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posted on January 20, 2021

A trio of high-octane escapes for the stuck-at-home blues

The past year has found millions of us at home, dialing into virtual meetings, organizing our sock drawers, experimenting with sourdough starters. Yearning for an escape, many of us would like nothing better than to have a reason to get out of the house. Going for a drive can lessen cabin fever, rekindle our spirits, and safely reconnect us with the sights and sounds outside.

Today we showcase three cars cut from a different cloth, vehicles that can channel our inner enthusiast with razor-sharp handling and supernatural driving dynamics. While driving a car booked on Turo on a track is prohibited, these cars are strongly recommended for scenic byways and winding canyon roads.

BMW M4 GTS

Ottoline’s 2016 BMW M4 GTS (Austin, TX)

We start with a little-known variant of a renowned sports car. Though the BMW M4 debuted a year prior, the Munich engineers wasted no time releasing a special edition for 2016 called the M4 GTS. Limited to 700 units, it was one of the most exclusive BMW M-cars ever made.

Its hood, roof, and other parts were constructed from carbon to maximize the power-to-weight ratio. BMW replaced the rear seat with a roll bar, added lighter doors, and swapped the front seats for racing buckets. The GTS shaved 200 pounds off the M4 in total.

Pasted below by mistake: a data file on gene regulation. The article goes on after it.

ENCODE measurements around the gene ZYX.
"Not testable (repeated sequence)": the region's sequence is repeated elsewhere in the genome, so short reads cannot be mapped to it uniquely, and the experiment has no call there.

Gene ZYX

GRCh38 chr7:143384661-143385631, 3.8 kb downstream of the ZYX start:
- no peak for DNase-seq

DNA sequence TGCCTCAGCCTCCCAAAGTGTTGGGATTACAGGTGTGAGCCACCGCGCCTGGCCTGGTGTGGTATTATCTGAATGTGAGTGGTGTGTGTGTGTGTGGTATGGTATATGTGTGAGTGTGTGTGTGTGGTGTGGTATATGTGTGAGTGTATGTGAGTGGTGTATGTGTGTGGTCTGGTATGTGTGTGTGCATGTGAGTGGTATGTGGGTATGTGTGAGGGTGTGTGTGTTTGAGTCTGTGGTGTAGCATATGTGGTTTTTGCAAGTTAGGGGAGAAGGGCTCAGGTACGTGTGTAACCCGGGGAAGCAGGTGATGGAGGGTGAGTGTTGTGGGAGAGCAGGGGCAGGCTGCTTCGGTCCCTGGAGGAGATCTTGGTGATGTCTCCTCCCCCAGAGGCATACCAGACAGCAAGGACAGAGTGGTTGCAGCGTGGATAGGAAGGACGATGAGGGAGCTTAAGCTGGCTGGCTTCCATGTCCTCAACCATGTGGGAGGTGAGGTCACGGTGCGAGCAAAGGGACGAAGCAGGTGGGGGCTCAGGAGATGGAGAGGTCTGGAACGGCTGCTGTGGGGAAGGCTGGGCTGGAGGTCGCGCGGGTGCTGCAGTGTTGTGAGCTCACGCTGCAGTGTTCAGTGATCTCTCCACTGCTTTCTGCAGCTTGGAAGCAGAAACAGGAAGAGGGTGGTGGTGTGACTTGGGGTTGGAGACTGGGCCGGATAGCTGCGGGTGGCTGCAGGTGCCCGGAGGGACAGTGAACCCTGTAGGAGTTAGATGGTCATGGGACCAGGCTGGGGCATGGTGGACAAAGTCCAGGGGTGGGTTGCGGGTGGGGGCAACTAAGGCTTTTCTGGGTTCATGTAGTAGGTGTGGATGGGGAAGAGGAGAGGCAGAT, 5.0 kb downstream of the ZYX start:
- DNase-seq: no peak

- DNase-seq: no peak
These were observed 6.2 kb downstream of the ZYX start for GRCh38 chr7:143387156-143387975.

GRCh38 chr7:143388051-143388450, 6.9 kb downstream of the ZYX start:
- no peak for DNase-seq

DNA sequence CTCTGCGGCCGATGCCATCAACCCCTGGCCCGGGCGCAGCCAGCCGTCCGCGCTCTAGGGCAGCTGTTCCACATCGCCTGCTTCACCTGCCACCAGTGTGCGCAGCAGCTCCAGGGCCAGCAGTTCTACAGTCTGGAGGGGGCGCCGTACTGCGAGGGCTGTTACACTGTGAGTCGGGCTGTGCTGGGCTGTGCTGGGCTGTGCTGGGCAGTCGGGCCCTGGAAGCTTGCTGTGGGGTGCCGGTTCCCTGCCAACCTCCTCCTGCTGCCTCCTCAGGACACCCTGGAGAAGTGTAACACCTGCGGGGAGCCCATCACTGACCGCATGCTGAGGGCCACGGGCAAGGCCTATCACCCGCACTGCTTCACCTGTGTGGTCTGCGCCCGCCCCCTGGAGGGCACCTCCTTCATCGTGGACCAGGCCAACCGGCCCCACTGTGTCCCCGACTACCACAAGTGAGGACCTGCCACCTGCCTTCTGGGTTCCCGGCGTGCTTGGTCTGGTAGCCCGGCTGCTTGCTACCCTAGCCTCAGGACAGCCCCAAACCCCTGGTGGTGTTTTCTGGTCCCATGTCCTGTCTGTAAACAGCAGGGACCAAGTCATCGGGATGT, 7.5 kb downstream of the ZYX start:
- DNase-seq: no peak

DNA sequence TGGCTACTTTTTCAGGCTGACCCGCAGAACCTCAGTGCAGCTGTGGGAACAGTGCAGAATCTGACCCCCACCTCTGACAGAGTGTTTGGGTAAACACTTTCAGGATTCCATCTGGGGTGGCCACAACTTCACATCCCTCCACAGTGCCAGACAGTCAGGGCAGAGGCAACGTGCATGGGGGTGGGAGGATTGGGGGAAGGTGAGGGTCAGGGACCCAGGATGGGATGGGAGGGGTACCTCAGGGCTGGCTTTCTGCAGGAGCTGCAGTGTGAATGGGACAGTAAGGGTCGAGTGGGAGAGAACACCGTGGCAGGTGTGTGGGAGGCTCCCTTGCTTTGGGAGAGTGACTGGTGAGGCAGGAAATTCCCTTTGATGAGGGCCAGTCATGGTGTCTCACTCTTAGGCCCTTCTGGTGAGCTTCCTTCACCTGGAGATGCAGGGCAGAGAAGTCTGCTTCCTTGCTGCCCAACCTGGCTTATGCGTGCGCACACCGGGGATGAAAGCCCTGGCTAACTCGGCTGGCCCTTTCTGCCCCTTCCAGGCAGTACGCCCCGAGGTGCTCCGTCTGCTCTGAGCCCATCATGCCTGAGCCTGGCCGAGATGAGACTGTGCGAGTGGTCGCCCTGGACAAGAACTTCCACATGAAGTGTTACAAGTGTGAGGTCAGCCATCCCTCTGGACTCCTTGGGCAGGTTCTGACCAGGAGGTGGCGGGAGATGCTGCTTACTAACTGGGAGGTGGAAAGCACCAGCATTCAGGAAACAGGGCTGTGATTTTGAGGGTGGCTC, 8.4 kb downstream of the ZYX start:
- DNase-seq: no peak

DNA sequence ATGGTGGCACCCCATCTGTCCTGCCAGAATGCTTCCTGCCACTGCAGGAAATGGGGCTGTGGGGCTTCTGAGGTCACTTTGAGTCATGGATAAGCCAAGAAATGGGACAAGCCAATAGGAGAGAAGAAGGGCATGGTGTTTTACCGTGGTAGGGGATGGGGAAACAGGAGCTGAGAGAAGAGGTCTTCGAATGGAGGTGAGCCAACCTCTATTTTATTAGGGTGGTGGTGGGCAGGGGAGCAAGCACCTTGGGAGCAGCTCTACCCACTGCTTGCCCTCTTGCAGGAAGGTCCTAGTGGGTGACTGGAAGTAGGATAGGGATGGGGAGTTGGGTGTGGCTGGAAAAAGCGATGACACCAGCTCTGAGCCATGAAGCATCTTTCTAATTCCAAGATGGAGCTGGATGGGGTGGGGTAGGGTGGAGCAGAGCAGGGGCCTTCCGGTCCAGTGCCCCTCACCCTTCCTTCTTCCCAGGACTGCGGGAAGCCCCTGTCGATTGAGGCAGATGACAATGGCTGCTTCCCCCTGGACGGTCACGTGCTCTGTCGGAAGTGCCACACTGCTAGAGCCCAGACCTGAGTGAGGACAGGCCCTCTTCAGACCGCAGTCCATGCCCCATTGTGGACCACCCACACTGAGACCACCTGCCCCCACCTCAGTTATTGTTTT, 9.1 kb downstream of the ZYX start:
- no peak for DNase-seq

Its first-of-its-kind water-injected engine churned out 493 hp. This M4 GTS can lap the Nürburgring in just 7:28 minutes while retaining the comfort and amenities expected by luxury owners, making it a superb introduction into hardcore sports car territory.

Lotus Exige S

Josh’s 2007 Lotus Exige S (Olathe, KS)

Lotus’ founders knew that to make a fast car, it needed more than power. Lightness is Lotus’ key trick for maneuvering through corners. The Lotus Exige is a perfect example of this, landing on US shores in 2007, driving like nothing else on the road.

The Exige S is somewhat of an enigma. Shorter, lower, and lighter than a Mazda Miata, it uses a 220 hp Toyota four-cylinder engine. It rides inches off the ground, and there are few passenger indulgences beyond radio and air conditioning. And with an MSRP of $60,000, it didn’t even have the price tag of a real exotic.

Yet, its monocoque chassis, independent suspension, and a treasure trove of motorsport technology makes the mid-engine Exige S feel like a street-legal go-kart, out-handling cars several times its price.

Porsche Cayman GT4

David’s 2106 Porsche Cayman GT4 (Columbia City, IN)

Produced for the 2016 model year, this Cayman GT4 is rare, with fewer than 1,000 units sent to the US. A compact coupe with stunning performance, the GT4 takes the qualities drivers loved in the Cayman and turns the volume up. Way up.

Porsche sourced the steering rack, front axle, shock absorbers, and other handling components from the 911 GT3. A custom aerodynamic kit and rear spoiler gives the GT4 a staggering 220 pounds of downforce, keeping it planted to the tarmac. Though the Zuffenhausen carmaker has been in the process of making most of its engines smaller thanks to turbocharging, the GT4 relies on a glorious naturally-aspirated flat-six making 385 hp. The howl released from the exhaust as it blasts through tunnels is primeval.


Matt is a freelance writer based in Los Angeles. When not daydreaming about Mazda Miatas, he is probably cooking or reading.